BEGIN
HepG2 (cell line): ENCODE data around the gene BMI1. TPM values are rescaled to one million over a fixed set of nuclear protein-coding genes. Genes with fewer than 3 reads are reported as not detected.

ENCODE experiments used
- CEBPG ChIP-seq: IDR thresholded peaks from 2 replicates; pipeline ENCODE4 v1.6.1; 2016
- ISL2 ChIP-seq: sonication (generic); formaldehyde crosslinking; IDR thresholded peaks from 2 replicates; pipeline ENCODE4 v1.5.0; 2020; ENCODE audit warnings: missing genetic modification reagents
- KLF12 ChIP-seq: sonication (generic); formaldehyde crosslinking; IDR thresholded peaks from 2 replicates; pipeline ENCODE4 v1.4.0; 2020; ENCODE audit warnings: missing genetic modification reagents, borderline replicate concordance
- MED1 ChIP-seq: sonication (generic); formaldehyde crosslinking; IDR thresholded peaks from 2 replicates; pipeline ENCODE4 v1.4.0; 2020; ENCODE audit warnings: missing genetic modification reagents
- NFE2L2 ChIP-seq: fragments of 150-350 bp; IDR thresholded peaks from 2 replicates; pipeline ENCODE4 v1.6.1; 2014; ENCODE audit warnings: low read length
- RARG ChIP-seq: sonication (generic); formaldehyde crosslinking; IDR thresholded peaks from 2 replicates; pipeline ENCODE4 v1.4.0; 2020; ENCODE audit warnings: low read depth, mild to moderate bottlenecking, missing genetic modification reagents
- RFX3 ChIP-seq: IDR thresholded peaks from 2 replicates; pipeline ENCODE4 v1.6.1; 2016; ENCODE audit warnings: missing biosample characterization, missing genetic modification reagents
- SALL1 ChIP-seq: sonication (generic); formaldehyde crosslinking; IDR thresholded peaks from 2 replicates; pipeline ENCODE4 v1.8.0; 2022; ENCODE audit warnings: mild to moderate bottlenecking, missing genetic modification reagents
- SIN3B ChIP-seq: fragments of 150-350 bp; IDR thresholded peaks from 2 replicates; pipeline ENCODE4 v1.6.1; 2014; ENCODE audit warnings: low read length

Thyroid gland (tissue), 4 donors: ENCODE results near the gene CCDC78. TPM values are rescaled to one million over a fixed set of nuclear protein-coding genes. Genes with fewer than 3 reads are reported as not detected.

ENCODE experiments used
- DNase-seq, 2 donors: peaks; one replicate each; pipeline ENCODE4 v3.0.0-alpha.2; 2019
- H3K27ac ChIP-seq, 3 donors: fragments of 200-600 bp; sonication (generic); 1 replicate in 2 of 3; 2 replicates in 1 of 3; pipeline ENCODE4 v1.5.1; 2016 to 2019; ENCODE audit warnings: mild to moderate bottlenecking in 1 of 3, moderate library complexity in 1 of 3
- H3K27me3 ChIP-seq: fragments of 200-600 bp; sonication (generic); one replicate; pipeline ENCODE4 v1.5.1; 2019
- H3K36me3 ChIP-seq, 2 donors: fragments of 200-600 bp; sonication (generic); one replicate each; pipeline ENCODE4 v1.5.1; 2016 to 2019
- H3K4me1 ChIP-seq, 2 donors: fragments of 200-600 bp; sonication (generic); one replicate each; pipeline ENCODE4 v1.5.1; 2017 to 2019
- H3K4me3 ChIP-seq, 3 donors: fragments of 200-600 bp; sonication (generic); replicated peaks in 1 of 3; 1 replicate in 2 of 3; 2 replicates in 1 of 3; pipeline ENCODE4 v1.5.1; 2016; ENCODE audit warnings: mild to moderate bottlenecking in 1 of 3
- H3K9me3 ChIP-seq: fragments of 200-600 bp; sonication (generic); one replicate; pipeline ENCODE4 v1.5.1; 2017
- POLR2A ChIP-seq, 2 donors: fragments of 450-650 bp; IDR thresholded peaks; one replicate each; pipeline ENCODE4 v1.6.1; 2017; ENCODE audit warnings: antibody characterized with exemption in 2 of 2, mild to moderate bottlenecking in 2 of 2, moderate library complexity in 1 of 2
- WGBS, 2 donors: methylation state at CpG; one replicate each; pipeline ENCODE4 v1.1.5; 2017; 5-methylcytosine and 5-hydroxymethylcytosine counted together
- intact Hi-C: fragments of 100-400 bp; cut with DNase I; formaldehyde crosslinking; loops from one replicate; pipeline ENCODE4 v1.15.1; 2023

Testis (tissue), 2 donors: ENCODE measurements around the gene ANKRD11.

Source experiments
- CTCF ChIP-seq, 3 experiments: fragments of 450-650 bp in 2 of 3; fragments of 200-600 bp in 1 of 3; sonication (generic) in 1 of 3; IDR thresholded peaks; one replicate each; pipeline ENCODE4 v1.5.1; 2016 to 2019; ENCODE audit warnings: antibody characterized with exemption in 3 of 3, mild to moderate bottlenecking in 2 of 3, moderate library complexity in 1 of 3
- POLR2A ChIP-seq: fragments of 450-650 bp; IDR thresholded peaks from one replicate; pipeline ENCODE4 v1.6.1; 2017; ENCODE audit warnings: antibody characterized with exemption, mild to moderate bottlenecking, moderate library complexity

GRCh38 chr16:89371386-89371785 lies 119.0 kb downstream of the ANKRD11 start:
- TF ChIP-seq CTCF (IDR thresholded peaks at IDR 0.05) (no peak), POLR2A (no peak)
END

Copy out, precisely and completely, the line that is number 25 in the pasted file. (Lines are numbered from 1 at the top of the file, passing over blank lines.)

Source experiments